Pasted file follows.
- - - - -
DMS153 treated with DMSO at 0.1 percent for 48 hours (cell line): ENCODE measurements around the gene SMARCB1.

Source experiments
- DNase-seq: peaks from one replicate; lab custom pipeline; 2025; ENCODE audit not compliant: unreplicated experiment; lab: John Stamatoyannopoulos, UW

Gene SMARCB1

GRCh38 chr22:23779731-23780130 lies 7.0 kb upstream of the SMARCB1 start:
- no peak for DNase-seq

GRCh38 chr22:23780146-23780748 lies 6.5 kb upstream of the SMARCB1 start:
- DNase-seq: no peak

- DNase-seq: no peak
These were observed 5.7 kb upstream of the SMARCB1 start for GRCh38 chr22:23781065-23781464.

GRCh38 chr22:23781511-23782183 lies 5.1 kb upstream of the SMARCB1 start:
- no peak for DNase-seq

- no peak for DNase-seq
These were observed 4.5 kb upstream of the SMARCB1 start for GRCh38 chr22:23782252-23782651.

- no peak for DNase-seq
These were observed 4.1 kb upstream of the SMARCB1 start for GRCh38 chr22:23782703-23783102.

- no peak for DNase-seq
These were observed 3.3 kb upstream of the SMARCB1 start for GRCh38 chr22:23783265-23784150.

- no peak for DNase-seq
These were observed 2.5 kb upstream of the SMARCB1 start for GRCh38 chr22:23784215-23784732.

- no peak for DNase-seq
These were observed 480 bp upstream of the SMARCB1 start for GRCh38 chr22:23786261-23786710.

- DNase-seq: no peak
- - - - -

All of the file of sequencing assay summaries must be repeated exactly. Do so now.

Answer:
DMS153 treated with DMSO at 0.1 percent for 48 hours (cell line): ENCODE measurements around the gene SMARCB1.

Source experiments
- DNase-seq: peaks from one replicate; lab custom pipeline; 2025; ENCODE audit not compliant: unreplicated experiment; lab: John Stamatoyannopoulos, UW

Gene SMARCB1

GRCh38 chr22:23779731-23780130 lies 7.0 kb upstream of the SMARCB1 start:
- no peak for DNase-seq

GRCh38 chr22:23780146-23780748 lies 6.5 kb upstream of the SMARCB1 start:
- DNase-seq: no peak

- DNase-seq: no peak
These were observed 5.7 kb upstream of the SMARCB1 start for GRCh38 chr22:23781065-23781464.

GRCh38 chr22:23781511-23782183 lies 5.1 kb upstream of the SMARCB1 start:
- no peak for DNase-seq

- no peak for DNase-seq
These were observed 4.5 kb upstream of the SMARCB1 start for GRCh38 chr22:23782252-23782651.

- no peak for DNase-seq
These were observed 4.1 kb upstream of the SMARCB1 start for GRCh38 chr22:23782703-23783102.

- no peak for DNase-seq
These were observed 3.3 kb upstream of the SMARCB1 start for GRCh38 chr22:23783265-23784150.

- no peak for DNase-seq
These were observed 2.5 kb upstream of the SMARCB1 start for GRCh38 chr22:23784215-23784732.

- no peak for DNase-seq
These were observed 480 bp upstream of the SMARCB1 start for GRCh38 chr22:23786261-23786710.

- DNase-seq: no peak